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A baluster is a shaft that is usually molded or from a lathe-turned form, from one of various materials including wood, stone, concrete, fiberglass, plaster, and other composite materials standing usually on a bottom rail with a top handrail. Multiple balusters and rails form a balustrade system.
Architectural Fiberglass, Inc's Fiberglass balusters and balustrades are very practical when compared with the material, maintenance, and installation cost of other traditional materials. Our balusters will not rust, rot, or corrode, and are impervious to mold and insects making our baluster system a sustainable alternative to traditional materials. One should not assume that the material cost of fiberglass is low, but the installation methods and procedures boast lower installed costs and lower life cycle costs.
Architectural Fiberglass, Inc., can manufacture individual fiberglass balusters or the entire balustrade systems which usually includes a top and bottom rail and intermittent newel posts that are usually for additional structural support and aesthetic balance. Newel posts are usually accessorized with caps, finials, or urns for a more finished and completed look. Our baluster systems are usually factory finished, assembled, and delivered to the job site in the required lengths with the top and bottom rails assembled to the balusters. Other manufacturers send out individual balusters requiring time consuming and labor intensive installations and tedious field painting after the components are installed. Our balustrade collection includes multiple balusters, newel posts, and rails that are interchangeable for an endless amount of combinations. In addition our artisans and molding capabilities make it possible to reproduce any existing baluster or new custom designs including radius rails, stair conditions, or any other unique requirements.
Our balusters can also be engineered to meet commercial and residential building code regulations and fire ratings. Commercial construction requires a minimum height of 42" and residential requires a minimum height of 36". Both commercial and residential usually abide to the 4" sphere rule meaning that individual balusters must be spaced no greater than to allow a 4" ball to pass through any part of the baluster assembly.
In addition to new construction, fiberglass balusters and balustrades are widely used for restoration of old baluster systems made from wood, terra cotta, and cast stone. Fiberglass balusters can be manufactured at a fraction of the weight of these other materials eliminating a robust framing system or structural rehabilitation of the existing structures.
Architectural Fiberglass, Inc's balustrade systems are usually prefinished and can be manufactured to replicate most finishes including cast iron, terra cotta, limestone, sandstone, marble, granite, copper, steel, wood, sheet metal and other popular building materials. Finishes can range from a smooth dull matte to a high gloss polished look, or a slight texture to a rough stone texture. The most commonly used gel coat for exterior architectural applications is UV-inhibited NPG (neopentaglycol) isophthalic gel coat, which gives the best resistance to weather and UV light. Gel coat can be customized to match any color, or other decorative elements on the building.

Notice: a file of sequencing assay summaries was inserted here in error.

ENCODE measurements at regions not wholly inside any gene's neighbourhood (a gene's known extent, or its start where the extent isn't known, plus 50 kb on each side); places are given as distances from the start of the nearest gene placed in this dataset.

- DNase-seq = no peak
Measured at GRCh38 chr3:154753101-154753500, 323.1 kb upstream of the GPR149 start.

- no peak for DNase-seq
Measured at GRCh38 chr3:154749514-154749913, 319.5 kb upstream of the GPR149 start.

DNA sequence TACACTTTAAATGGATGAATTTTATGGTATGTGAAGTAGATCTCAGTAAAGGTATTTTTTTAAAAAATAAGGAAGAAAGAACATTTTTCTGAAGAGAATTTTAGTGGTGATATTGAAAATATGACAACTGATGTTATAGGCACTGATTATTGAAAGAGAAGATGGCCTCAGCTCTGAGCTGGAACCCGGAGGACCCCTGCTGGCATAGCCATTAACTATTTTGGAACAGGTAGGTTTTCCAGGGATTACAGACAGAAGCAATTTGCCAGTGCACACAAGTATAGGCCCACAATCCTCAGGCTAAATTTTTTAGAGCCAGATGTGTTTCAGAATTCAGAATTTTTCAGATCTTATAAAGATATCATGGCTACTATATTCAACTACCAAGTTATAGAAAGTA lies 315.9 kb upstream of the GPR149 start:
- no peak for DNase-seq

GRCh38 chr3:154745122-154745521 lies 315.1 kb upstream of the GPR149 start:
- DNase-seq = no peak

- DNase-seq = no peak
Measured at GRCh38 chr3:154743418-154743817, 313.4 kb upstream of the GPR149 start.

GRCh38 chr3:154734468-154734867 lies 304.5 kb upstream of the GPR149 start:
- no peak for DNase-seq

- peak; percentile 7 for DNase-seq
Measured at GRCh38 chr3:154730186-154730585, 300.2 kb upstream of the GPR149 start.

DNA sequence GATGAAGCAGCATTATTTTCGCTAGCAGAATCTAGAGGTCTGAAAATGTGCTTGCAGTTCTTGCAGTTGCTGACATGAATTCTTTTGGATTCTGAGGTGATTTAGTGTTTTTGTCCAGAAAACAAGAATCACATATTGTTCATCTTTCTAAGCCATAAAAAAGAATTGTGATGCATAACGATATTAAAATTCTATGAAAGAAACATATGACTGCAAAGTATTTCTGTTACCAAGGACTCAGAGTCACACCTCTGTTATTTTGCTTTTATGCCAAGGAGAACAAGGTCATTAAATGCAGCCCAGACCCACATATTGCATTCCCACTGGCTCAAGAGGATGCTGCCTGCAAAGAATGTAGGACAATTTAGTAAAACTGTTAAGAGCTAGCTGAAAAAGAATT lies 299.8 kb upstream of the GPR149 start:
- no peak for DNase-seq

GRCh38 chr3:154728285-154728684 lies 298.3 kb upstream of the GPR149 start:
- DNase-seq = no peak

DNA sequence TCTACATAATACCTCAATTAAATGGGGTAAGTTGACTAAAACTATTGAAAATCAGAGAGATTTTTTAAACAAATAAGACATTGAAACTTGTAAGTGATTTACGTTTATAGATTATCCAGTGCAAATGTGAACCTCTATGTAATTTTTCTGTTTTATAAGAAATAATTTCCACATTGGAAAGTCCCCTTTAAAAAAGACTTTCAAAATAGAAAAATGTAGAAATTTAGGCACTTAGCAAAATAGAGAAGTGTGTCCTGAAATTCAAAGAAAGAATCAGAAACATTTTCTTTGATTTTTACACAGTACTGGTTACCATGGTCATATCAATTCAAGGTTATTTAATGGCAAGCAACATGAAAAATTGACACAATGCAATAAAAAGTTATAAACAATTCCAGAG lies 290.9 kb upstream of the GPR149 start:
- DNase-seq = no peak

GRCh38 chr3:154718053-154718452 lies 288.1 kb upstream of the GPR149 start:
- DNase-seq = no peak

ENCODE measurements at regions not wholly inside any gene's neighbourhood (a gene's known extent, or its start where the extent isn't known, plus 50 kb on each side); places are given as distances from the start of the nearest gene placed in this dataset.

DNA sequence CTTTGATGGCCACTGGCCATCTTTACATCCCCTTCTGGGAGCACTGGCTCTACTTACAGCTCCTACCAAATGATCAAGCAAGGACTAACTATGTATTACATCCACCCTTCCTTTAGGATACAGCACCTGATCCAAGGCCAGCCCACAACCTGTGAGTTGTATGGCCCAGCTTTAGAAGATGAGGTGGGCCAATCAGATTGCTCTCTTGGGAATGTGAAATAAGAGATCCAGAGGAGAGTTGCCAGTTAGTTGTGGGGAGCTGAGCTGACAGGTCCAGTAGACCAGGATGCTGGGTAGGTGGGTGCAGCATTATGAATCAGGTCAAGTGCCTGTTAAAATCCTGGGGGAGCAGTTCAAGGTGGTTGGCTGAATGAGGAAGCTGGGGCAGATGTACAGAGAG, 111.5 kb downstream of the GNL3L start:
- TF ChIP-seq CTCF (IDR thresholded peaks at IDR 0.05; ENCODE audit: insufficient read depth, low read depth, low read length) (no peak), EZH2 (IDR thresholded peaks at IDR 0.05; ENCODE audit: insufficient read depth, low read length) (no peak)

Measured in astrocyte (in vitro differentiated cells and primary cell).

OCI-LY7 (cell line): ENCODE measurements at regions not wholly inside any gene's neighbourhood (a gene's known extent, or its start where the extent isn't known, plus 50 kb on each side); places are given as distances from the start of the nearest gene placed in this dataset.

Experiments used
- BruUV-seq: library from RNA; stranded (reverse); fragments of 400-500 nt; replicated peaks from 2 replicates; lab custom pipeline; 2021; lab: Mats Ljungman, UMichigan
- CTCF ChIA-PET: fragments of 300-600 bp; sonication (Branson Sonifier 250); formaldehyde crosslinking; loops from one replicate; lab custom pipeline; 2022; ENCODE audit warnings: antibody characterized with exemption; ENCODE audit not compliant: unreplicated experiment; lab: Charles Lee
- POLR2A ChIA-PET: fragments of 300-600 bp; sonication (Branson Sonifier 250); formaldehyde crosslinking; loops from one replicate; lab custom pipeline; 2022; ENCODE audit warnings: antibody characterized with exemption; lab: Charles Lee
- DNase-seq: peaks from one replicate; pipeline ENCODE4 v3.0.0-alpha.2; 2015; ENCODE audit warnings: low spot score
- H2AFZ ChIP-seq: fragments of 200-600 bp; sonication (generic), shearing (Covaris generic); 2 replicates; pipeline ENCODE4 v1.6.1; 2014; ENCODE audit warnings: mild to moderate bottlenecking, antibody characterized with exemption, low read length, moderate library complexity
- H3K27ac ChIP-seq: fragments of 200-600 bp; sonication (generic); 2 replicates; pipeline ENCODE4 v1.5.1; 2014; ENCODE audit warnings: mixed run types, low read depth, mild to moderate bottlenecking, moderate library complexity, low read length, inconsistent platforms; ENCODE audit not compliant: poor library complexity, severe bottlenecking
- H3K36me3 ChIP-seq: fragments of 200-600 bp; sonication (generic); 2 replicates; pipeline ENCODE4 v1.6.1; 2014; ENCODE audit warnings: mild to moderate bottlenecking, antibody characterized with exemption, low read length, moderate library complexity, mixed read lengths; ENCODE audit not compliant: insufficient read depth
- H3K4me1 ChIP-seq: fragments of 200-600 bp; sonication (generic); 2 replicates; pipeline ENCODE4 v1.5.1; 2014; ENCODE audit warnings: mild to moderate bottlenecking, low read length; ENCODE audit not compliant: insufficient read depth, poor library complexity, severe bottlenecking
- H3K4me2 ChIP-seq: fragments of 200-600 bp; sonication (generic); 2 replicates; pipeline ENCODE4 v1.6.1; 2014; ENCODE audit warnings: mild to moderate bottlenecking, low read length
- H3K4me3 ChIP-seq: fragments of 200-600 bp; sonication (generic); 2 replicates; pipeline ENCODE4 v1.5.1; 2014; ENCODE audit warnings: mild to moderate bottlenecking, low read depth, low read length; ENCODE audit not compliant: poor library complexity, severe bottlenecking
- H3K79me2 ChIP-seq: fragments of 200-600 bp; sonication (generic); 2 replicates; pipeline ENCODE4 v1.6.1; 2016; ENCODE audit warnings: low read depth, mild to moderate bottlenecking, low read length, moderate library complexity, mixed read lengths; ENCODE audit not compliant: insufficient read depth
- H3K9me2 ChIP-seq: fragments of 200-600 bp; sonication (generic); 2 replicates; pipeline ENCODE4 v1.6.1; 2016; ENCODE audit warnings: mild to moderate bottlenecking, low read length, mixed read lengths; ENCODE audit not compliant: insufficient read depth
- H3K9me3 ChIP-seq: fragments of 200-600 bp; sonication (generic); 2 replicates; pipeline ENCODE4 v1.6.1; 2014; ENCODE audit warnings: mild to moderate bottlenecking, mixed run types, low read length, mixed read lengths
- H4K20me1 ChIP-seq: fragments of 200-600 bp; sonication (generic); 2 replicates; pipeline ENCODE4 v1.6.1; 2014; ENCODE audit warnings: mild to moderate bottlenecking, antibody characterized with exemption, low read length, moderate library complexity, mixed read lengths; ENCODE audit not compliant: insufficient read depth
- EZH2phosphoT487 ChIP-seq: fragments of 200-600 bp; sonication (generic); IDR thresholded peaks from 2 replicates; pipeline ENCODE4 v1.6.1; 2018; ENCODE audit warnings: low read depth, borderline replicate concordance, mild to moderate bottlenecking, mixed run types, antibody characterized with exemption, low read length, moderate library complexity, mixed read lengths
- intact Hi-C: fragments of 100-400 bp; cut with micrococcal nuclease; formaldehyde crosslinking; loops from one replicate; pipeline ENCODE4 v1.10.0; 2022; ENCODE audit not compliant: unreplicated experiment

Architectural Fiberglass, Inc., balustrades are manufactured seamless from only the finest maintenance free materials with uncompromising quality setting a new industry standard.
The earliest examples of balusters and balustrade systems are those shown in the bas-reliefs representing the Assyrian palaces, where they were employed as window balustrades and apparently had Ionic capitals. As an architectural element the balustrade did not seem to have been known to either the Greeks or the Romans, but baluster forms are familiar in the legs of chairs and tables represented in Roman bas-reliefs, where the original legs or the models for cast bronze ones were shaped on the lathe, or in Antique marble candelabra, formed as a series of stacked bulbous and disc-shaped elements, both kinds of sources familiar to Quattrocento designers. The application to architecture was a feature of the early Renaissance: late fifteenth-century examples are found in the balconies of palaces at Venice and Verona. These quattrocento balustrades are likely to be following yet-unidentified Gothic precedents; they form balustrades of colonnettes as an alternative to miniature arcading. Rudolf Wittkower withheld judgement as to the inventor of the baluster but credited Giuliano da Sangallo with using it consistently as early as the balustrade on the terrace and stairs at the Medici villa at Poggio a Caiano (ca 1480), with employing balustrades even in his reconstructions of antique structures, and, importantly, with having passed the motif to Bramante (his Tempietto, 1502) and Michelangelo, through whom balustrades gained wide currency in the 16th century. Wittkower distinguished two types, one symmetrical in profile that inverted one bulbous vase-shape over another, separating them with a cushionlike torus or a concave ring, and the other a simple vase shape, whose employment by Michelangelo at the Campidoglio steps (ca 1546), noted by Wittkower, was preceded by very early vasiform balusters in a balustrade round the drum of Santa Maria delle Grazie (ca 1482), and railings in the cathedrals of Aquileia (ca 1495) and Parma, in the cortile of San Damaso, Vatican, and Antonio da Sangallos crowning balustrade on the Santa Casa at Loreto, finally installed in 1535., and liberally in his model for the Basilica of Saint Peter Because of its low center of gravity, this "vase-baluster" may be given the modern term "dropped baluster".
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